Refrigerators are the marathon runners of the kitchen appliance world. While ovens and dishwashers have intense bouts of work to do, the fridge needs constantly and reliably work all hours of the day and night. With the variety of choices, picking a good refrigerator can be an overwhelming task. Here is a breakdown of size and type of fridge to help you start shopping.
The first element in picking a fridge is size. You need to make sure it fits your kitchen correctly. Remember to factor in the door swing in relation to adjacent walls, cabinets, and other appliances. And leave at least a 1-inch clearance around the unit and the surrounding cabinetry to ensure adequate air flow. The other important, though often-overlooked, size feature to consider is the capacity of food a fridge can hold. All models list the cubic space of the refrigerator, but this number does not take into account the “usable” space. We recommend checking an independent testing site which will often list the actual usable space (Consumer Reports or Reviewed.com).
Secondly, and possibly more important to your style appetite, refrigerators are categorized according to design type. This category is based upon placement of freezer in the unit and the door. Here are the four basic types of fridges with their benefits and drawbacks.
Top Mount Refrigerators
The top-mount refrigerator is the traditional type and the most affordable. Widths typically run from about 30 to 33 inches. It offers the most storage for its space and decently wide shelves make the back easily accessible. Some drawbacks include bending over to reach the bottom shelves and a wide-swinging door requiring sufficient clearance.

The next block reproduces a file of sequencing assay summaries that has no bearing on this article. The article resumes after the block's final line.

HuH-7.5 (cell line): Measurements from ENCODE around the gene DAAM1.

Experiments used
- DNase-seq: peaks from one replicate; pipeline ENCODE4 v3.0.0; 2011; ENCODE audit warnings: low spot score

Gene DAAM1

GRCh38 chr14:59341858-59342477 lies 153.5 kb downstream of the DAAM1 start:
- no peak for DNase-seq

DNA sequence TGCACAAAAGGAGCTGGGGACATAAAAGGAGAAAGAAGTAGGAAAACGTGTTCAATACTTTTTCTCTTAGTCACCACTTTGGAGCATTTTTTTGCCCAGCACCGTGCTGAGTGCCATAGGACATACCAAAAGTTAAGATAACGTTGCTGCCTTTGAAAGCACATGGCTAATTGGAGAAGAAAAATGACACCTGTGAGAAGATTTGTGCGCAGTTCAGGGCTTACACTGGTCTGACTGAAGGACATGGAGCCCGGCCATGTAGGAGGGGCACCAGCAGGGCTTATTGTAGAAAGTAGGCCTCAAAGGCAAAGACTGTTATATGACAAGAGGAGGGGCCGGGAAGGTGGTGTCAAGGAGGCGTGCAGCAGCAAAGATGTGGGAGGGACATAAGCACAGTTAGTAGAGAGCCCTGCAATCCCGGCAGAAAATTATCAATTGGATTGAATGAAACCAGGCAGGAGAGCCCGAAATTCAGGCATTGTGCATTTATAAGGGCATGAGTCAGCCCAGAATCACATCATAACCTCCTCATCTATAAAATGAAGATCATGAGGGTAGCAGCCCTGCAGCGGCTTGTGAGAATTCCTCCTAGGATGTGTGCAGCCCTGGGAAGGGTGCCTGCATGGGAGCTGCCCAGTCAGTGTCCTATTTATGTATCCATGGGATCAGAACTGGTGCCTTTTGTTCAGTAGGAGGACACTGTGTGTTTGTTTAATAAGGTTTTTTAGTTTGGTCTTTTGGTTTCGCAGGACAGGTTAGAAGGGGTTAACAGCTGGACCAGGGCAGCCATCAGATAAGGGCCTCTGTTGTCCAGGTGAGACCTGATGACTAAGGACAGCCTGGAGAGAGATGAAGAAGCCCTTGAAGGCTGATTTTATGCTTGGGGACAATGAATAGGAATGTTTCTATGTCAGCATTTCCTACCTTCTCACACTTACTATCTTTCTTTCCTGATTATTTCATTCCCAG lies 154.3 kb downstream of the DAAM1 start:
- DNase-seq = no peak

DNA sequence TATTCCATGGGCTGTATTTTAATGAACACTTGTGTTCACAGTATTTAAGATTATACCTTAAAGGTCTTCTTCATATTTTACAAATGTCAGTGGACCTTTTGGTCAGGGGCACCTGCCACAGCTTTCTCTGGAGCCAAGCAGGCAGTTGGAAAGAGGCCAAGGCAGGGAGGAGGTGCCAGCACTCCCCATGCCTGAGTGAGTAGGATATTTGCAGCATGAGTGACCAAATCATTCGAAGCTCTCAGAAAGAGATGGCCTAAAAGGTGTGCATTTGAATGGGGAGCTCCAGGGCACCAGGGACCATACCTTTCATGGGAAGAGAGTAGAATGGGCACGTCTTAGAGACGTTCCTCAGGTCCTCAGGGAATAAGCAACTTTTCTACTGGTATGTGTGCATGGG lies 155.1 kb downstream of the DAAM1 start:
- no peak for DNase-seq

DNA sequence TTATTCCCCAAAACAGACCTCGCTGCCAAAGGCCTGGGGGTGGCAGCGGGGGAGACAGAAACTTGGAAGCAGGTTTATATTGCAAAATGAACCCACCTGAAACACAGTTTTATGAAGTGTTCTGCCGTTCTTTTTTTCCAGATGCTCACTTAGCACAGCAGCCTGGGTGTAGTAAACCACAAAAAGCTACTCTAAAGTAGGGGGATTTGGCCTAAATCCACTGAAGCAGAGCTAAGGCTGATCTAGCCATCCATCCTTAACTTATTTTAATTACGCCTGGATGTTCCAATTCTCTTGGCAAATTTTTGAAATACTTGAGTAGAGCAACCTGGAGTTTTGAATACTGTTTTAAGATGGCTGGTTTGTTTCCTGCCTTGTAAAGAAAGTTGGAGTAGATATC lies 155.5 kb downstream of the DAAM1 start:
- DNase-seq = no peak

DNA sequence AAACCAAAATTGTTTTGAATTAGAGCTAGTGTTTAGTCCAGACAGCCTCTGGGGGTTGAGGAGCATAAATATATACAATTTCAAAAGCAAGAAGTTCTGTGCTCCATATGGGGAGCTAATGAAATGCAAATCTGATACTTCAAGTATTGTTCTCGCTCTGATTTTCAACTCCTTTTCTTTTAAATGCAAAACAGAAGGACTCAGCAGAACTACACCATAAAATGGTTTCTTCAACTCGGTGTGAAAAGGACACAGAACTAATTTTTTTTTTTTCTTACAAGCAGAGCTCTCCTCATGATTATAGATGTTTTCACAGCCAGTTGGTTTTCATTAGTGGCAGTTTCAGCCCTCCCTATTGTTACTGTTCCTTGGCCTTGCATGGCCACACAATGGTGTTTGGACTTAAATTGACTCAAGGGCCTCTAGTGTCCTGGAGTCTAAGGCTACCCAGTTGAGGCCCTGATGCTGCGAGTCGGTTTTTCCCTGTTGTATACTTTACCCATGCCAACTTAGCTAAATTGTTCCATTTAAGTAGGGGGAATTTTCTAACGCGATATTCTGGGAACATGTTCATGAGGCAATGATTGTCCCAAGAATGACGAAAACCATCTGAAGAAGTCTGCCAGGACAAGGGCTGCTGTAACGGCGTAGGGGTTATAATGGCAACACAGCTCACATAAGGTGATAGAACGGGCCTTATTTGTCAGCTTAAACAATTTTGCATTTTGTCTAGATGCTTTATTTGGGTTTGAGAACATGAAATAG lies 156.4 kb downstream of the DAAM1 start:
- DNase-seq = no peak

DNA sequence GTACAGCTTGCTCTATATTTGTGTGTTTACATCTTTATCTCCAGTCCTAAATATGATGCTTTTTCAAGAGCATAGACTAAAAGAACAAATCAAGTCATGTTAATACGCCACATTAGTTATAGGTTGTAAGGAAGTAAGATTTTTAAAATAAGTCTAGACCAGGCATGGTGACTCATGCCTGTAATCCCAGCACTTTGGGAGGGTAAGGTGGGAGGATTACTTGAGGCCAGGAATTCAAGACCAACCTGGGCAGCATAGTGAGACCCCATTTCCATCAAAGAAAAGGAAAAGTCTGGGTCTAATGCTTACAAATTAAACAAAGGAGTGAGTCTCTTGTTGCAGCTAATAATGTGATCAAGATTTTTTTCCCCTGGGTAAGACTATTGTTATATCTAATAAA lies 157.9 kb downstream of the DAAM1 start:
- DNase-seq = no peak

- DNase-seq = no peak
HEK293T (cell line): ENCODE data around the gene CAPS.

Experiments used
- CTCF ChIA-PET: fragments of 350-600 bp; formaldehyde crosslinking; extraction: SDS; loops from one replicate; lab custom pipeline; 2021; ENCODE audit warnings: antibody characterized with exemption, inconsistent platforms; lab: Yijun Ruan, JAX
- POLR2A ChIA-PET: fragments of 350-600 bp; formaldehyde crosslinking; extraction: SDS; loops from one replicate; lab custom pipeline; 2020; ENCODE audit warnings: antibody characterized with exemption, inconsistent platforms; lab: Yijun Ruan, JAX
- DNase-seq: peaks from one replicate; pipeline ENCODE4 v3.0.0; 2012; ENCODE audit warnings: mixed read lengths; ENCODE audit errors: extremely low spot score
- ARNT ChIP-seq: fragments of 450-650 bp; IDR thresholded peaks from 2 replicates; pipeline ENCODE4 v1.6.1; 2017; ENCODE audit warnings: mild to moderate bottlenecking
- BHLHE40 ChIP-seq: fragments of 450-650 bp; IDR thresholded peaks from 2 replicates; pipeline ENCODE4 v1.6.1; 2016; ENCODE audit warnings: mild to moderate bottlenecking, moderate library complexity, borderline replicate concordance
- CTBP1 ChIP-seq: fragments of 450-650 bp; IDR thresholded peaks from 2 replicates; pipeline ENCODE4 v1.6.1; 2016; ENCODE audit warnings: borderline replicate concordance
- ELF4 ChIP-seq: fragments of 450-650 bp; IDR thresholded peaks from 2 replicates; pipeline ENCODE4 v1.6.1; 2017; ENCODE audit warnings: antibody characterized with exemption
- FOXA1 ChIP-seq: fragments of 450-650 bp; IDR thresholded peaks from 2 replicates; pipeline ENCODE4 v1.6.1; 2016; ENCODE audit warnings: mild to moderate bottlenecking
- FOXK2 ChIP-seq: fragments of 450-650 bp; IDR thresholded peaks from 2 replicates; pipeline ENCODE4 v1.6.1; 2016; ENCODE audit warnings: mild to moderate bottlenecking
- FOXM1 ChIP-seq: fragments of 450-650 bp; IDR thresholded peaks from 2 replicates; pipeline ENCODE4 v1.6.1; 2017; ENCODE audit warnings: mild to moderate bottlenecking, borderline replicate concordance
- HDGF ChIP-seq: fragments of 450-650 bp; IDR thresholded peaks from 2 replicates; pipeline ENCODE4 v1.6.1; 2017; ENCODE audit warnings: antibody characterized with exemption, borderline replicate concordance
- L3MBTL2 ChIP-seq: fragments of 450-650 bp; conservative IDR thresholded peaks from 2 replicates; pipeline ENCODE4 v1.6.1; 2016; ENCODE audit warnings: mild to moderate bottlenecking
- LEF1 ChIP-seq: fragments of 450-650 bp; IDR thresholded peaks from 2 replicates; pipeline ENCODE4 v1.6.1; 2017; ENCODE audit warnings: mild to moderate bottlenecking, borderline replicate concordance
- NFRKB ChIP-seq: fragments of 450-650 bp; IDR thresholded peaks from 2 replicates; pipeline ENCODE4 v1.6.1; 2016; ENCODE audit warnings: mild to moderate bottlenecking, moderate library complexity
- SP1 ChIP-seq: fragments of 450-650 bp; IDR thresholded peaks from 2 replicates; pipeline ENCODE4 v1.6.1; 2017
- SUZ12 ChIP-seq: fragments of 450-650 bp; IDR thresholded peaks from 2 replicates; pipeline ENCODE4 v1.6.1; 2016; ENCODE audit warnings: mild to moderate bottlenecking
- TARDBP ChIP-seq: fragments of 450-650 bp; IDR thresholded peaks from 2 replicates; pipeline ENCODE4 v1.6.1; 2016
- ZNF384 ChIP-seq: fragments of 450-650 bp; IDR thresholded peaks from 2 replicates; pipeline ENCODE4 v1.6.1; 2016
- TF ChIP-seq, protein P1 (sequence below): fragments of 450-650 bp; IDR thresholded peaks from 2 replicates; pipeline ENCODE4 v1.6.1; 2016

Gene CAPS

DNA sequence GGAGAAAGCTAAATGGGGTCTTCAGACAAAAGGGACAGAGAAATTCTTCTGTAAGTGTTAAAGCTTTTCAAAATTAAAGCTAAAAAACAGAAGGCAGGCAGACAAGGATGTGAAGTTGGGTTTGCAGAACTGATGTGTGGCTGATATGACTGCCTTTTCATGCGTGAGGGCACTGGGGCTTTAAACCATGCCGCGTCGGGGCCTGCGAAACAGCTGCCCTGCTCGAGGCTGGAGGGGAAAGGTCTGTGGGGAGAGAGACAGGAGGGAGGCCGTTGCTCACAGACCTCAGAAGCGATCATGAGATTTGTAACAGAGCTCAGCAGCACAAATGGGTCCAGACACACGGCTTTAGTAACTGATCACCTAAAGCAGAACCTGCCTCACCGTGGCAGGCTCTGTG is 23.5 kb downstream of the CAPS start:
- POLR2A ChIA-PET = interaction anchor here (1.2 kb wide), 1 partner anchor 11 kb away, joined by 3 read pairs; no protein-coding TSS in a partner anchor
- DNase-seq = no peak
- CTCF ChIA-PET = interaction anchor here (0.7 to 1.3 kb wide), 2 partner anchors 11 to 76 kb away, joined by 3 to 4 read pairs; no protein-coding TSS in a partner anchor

The bottom-freezer style offers the convenience of an eye-level refrigerator while still boasting space. Widths run from 30 to 36 inches for most models. The claimed capacity can measure up to 30 cubic feet, though usable space doesn’t quite match the comparable top-freezer units.
French Door Refrigerators
This category includes french-door models, with two refrigerator doors. The added benefit of this model is the narrow door swing of a side-by-side and the option of opening only half the refrigerator for smaller items.
The newest model, the four-door version takes a french-door configuration and adds a refrigerator or freezer drawer between the fridge and freezer compartments for even more flexibility of food storage. The general drawback to the bottom-freezer category is added cost the more doors/drawers you add to the fridge, as well as, limited width variety in the french and four-door models.
Side-by-side models refer to a vertical split with the freezer on one side and refrigerator on the other. Side-by-sides often come feature through-the-door ice and water dispensers and rapid ice-making cycles. The width typically measures 32 to 36 inches. The narrow doors are the greatest appeal to this category. It does offer both refrigerated and frozen items at eye-level. Claimed capacities can reach roughly 30 cubic feet, though typically only 65 to 70 percent is usable, perhaps the largest drawback. Most doors don’t open wide enough for wide items to fit, and tall, narrow compartments make it difficult to reahch items toward the back.
Sometimes listed as its own style, built-in models refer to the fit and installation in the kitchen. Designed to fit almost flush with cabinets and counters, they offer the sleekest look, and most can accept a front panel to match cabinets or other elements of your kitchen. They usually come in the bottom-freezer (including french and four-door) or side-by-side styles.
Price and space efficiency are the main issue with this model. They are at least 36 inches wide but relatively shallow, 25-26 inches front to back. Claimed capacities can reach around 25 cubic feet but only around 70 percent of that is usable. This style of fridge is a good option if you want a seamless look and have extra space to consider installing a separate fridge and freezer into a 72-inch-wide opening. For the same sleek look as the built-in but at a cheaper price, cabinet-depth fridges are a good choice.
Which type of fridge fits your kitchen and style best?